USDA defends race-based loans after white farmers sue

Friday, May 7, 2021
Chris Woodward, Billy Davis (

USDA logoA group of white farmers who are suing the United States Dept of Agriculture over a race-based loan forgiveness program have been informed where they stand in the eyes of the federal government, but the attorney representing them predicts a court will right the wrong.

"Our clients just want to be treated equally," attorney Dan Lennington says of the five Midwest farmers who filed suit after learning the $4 billion program explicitly leaves out whites.

OneNews Now reported in an April 30 story the American Rescue Plan, signed by President Biden in March, set aside $4 billion in loan-forgiveness funds for “socially disadvantaged” farmers identified by the USDA as “Black/African American, American Indian or Alaskan native, Hispanic or Latino, and Asian American or Pacific Islander.”

Regarding the program, the USDA website states:

USDA recognizes that socially disadvantaged farmers and ranchers have faced systemic discrimination with cumulative effects that have, among other consequences, led to a substantial loss in the number of socially disadvantaged producers, reduced the amount of farmland they control, and contributed to a cycle of debt that was exacerbated during the COVID-19 pandemic.

Farmer plowing fieldAccess to bank loans is a lifeline for many full-time farmers, regardless of race, to pay for land, day-to-day expenses, and costly equipment. USDA appeared to recognize that reality by ensuring money was set aside to help farms and ranches -- only those owned by minorities -- that are recovering from the business-crippling pandemic.

Reacting to accusations of discrimination, Agriculture Secretary Tom Vilsack told reporters this week that USDA has admitted to discriminating against minority farmers in the past, which is likely a reference to the Pigford lawsuit settlements that distributed $1 billion to black farmers in 1999 and again in 2010.

“We have reimbursed people in the past for those acts of discrimination,” Vilsack said, “but we've never absolutely dealt with the cumulative effect.”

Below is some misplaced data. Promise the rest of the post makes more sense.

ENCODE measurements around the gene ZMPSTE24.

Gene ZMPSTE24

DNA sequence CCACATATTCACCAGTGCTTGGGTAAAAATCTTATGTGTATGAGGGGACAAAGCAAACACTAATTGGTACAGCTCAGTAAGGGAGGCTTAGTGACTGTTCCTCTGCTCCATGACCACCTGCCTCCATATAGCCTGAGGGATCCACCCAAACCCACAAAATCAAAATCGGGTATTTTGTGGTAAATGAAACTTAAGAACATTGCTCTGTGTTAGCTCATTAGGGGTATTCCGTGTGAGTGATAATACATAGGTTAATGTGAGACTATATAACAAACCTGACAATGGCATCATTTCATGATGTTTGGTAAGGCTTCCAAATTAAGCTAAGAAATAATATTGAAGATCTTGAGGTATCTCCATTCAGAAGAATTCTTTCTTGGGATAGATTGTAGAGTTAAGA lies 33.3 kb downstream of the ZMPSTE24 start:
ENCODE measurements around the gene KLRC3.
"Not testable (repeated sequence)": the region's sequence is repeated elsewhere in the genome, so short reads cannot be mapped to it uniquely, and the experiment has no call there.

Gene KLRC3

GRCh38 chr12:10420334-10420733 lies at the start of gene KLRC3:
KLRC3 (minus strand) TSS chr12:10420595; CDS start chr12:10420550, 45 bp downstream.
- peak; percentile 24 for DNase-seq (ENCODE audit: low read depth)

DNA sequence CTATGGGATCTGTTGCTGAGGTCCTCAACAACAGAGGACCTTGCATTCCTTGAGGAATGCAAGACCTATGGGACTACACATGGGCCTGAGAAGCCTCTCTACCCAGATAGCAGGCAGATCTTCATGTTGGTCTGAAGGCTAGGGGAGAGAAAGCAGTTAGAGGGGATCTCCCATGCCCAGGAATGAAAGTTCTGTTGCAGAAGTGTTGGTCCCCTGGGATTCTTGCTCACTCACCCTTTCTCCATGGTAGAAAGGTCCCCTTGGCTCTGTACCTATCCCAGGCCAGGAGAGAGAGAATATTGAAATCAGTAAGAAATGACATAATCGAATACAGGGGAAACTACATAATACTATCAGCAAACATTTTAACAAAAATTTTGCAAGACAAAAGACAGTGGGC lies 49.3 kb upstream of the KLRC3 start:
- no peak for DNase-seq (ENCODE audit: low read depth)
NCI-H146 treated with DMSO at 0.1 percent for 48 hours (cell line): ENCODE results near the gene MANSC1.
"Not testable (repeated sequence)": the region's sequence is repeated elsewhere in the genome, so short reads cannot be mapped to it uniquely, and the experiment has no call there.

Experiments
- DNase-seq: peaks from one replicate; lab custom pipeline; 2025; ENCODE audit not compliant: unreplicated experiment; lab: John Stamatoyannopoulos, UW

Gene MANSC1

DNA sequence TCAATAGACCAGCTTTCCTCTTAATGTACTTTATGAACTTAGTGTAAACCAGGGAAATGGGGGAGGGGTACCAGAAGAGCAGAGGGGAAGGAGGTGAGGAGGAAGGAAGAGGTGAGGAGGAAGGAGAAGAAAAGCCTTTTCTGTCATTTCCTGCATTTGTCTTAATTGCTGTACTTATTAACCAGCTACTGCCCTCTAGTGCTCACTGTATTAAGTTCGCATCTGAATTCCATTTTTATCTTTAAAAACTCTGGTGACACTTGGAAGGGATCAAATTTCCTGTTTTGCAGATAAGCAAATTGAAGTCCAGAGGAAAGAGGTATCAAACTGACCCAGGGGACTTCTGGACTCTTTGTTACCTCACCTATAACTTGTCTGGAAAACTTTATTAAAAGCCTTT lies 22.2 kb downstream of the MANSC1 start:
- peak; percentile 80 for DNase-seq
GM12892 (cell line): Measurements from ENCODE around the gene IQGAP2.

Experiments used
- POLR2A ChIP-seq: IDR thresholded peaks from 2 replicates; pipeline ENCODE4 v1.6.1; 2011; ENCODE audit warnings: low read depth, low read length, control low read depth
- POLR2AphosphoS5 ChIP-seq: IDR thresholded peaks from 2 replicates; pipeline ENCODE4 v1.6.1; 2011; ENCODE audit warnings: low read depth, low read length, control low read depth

To further justify the minority-only program, Vilsack and others have pointed out that white farmers have benefitted most from pandemic relief dollars that were set aside for the ag industry. Yet about 95% of farms and ranches are owned by whites, which means any federal help for farmers would normally benefit white farmers most. 

Lady of JusticeLennington says he has witnessed the federal government cite a racism and discrimination to justify present-day discrimination but, he adds, those arguments fall apart in front a bench of justices.

“This is nothing new,” he says of Secretary Vilsack’s comments.  

If the federal government based a USDA loan program on farmers impacted by COVID-19, or affected by crop-destroying storms, that would be a fair program, the attorney says.  

"Those are all race-neutral issues that may cause a disadvantage to one farmer or another,” he says, “but our clients do not want race to be used as one of the criteria for the program."



We moderate all reader comments, usually within 24 hours of posting (longer on weekends). Please limit your comment to 300 words or less and ensure it addresses the article - NOT another reader's comments. Comments that contain a link (URL), an inordinate number of words in ALL CAPS, rude remarks directed at other readers, or profanity/vulgarity will not be approved. More details




Which high-profile GOP senator would you choose to replace Mitch McConnell?





  Claudette regains tropical storm strength after 13 deaths
  American taxpayers paying billions owed by California renters
Fear shakes Mexico border city after violence leaves 18 dead
Israeli PM: World powers must ‘wake up’ on Iran nuke deal
  Tokyo Olympics to allow limit of 10,000 local fans in venues


Black theologian sounds warning, savages 'demonic' ideologies behind CRT, BLM, antiracism
A kid with the right attitude takes on her school board’s BLM hypocrisy
Following the scientists who were destroying America just to spite Trump
Arizona Gov. Ducey issues sweeping order protecting college students against COVID mandates
Slave stories history 'forgot': black people owned slaves too


Cartoon of the Day
Legality of new ordinance in question

police officer issuing ticketPro-lifers in Louisville, Kentucky are waiting to see how they will be impacted by the new buffer zone enjoyed by the city's lone abortion clinic.